Sophie, The Countess of Wessex, opened two mental health facilities in Gloucestershire on Wednesday. She opened the Pied Piper Room for Children and Families in Wotton Lawn Hospital. She also officially opened The Alexandra Wellbeing House, in Alexandra Road. She also met pupils attending the National Star College in Ullenwood.
At the Alexandra Wellbeing House, the Countess observed the support given to patients. The house is ran by Swindon Mind. With five bedrooms, the facility allows those recovering from a mental health crisis. They stay and are provided assistance to integrate back in to the community. It may also help them avoid a stay in hospital or help them after a hospital stay.
She spoke with both staff and residence, learning firsthand how the facility is assisting them.
Dr Donna Lovell, chief executive of Swindon Mind, told Gloucestershire Live: “The Countess’ visit went well.
“She was really interested in their stories and what they had to say. That went down really well.
“She was very interested in mental health and different models of mental health. She was very much interested in the idea of a wellbeing house.
“She said she thought it was a lovely environment and she felt it was a very welcoming home.”
The next facility the Countess opened was the Pied Piper Room. Designed to be a place where children and families with loved ones in hospital, the room is partially funded by the Gloucester-based charity, the Pied Piper Appeal.
The welcoming space was created in conjunction with the Gloucestershire Young Carers. They were assisted by young people who either have mental illness themselves or have relatives who do.
Ruth FitzJohn DL, chairman of 2gether NHS Foundation Trust, discussed the pride she and the staff had to show the Countess their facility: “Both facilities have been developed to support people affected by mental health conditions in our county, in partnership with local charities.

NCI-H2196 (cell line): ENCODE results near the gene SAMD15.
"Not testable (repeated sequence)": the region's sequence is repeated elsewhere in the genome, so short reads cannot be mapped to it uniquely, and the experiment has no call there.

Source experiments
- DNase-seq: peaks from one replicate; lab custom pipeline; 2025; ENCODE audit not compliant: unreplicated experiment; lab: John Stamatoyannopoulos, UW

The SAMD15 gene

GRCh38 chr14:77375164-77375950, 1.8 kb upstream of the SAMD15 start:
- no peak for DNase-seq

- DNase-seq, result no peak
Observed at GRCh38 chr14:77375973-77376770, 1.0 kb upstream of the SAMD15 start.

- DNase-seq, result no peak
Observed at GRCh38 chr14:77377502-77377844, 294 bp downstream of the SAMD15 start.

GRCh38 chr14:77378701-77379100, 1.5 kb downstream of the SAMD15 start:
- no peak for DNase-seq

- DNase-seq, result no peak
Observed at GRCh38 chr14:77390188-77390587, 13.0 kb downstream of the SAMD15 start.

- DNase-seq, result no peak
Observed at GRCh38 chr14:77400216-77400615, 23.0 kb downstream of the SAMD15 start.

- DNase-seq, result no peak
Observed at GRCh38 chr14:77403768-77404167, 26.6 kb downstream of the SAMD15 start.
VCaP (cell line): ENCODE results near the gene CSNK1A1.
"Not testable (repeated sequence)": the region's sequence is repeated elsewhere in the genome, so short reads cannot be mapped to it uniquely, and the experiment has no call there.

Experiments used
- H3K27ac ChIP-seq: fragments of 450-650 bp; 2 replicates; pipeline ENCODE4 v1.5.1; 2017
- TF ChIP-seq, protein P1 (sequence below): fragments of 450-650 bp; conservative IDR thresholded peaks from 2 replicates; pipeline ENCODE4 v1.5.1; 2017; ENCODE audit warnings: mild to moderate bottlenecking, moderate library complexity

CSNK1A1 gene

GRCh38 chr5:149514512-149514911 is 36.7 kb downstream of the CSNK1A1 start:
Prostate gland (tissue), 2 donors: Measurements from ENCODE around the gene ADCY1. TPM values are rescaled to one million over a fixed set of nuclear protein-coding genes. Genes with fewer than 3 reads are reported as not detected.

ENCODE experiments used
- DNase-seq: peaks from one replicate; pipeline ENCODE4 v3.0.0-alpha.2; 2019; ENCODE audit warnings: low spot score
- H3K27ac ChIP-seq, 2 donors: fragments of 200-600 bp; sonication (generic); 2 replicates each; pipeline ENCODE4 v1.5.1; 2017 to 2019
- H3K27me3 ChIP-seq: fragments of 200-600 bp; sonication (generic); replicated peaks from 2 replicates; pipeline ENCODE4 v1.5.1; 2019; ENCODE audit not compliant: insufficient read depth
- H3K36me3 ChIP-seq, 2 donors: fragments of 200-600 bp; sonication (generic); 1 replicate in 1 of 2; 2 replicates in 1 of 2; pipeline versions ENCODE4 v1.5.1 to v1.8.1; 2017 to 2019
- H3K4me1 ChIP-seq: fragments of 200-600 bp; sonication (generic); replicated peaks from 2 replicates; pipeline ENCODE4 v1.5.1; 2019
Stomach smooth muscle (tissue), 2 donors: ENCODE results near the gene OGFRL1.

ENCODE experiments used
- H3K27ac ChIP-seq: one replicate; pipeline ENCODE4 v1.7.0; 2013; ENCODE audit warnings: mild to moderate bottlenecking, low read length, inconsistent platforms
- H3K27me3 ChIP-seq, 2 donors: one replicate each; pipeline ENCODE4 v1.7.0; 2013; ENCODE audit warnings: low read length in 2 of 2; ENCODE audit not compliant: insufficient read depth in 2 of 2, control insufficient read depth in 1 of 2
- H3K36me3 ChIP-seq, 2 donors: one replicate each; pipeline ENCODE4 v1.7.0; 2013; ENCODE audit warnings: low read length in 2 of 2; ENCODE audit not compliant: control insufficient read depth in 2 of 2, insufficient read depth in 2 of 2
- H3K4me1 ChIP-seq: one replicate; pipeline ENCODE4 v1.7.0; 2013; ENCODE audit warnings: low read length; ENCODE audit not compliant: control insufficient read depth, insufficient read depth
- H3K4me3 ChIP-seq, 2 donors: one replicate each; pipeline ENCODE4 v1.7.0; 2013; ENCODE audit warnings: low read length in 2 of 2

“We are very proud to be able to show Her Royal Highness the work being carried out here in Gloucestershire, and introduce her to some of our staff, partners, service users and carers.”
To conclude her day, Sophie toured the National Star College campus near Cheltenham where she met dozens of students. The college just received the royal seal of approval for enabling those young people with disabilities to have a “limitless life” rather than a “life with limits.” She met staff and supporters of National stars charity at their 50th anniversary celebration.
The foundation has come a long way from supporting only ten students. Fast forward 50 years, and National star helps over 1,000 people throughout England and Wales with learning and other disabilities.
Two lucky students who had the opportunity to meet the Countess were Georgie Williams and Megan Luscombe. The two girls were the physiotherapy department.
“We talked about Georgie and Megan going skiing in Andorra and the Countess asked if the girls enjoyed the apres ski social,” Joanne Cherrison, physiotherapy assistant told the Gloucestershire Live.
“When we said that Georgie’s favourite cocktail was a ‘woo-woo’ the two of them started laughing and the Countess asked Georgie how she drove her chair after a couple of cocktails.”
Sophie took off her heels and got down on the floor with student, Richard Cadbury during his therapy session. David Ellis, Chief Executive of National Star spoke of her empathy and compassion: “The Countess was wonderful with the students. She took time to stop and chat with so many of them and understood that some of the young people have very different ways of communicating.”
19-year-old student Alisha Williams had the distinct pleasure escorting the Countess around the campus. “The Countess asked me if I had physiotherapy and that once a year we should turn it around and the students run the physiotherapy treatments for the day.”
National Star is also staging an art exhibition featuring work by the students. Their pieces are in the performance and creative arts.
Connor Boswell, a student, described what it was like when the Countess sat beside him to admire what he was working on: “She said what I was doing very nice which was very humbling.”